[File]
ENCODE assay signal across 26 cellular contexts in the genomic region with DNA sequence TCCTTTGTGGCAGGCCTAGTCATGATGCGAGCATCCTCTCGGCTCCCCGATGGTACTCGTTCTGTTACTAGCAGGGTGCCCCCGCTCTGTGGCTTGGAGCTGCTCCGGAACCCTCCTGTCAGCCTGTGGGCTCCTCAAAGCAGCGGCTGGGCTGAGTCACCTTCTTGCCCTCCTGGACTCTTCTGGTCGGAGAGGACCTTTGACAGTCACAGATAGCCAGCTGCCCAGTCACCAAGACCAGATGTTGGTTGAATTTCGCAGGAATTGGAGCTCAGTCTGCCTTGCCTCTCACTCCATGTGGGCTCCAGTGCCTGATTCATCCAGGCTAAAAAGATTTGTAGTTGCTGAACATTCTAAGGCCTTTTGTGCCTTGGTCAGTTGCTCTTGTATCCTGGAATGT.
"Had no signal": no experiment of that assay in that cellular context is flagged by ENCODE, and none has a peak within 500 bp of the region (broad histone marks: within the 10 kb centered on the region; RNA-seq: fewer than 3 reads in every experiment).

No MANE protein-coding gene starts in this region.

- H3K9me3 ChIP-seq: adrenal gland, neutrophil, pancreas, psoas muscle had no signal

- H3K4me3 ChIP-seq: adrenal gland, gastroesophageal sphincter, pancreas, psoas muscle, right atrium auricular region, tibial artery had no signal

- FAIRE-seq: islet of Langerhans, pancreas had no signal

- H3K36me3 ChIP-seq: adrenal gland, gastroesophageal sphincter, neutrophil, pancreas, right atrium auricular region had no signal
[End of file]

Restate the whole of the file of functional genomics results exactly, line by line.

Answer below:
ENCODE assay signal across 26 cellular contexts in the genomic region with DNA sequence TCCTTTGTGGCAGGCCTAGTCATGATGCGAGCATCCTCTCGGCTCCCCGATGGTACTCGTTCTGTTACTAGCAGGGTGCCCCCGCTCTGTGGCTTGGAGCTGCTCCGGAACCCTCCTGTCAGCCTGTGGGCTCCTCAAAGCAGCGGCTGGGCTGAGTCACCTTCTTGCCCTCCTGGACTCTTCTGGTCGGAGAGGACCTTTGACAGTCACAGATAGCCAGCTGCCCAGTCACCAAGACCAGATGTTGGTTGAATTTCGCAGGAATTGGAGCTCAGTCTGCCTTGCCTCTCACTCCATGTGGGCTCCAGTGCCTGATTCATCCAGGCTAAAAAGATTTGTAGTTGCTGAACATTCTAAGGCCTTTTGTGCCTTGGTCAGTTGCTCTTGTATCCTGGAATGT.
"Had no signal": no experiment of that assay in that cellular context is flagged by ENCODE, and none has a peak within 500 bp of the region (broad histone marks: within the 10 kb centered on the region; RNA-seq: fewer than 3 reads in every experiment).

No MANE protein-coding gene starts in this region.

- H3K9me3 ChIP-seq: adrenal gland, neutrophil, pancreas, psoas muscle had no signal

- H3K4me3 ChIP-seq: adrenal gland, gastroesophageal sphincter, pancreas, psoas muscle, right atrium auricular region, tibial artery had no signal

- FAIRE-seq: islet of Langerhans, pancreas had no signal

- H3K36me3 ChIP-seq: adrenal gland, gastroesophageal sphincter, neutrophil, pancreas, right atrium auricular region had no signal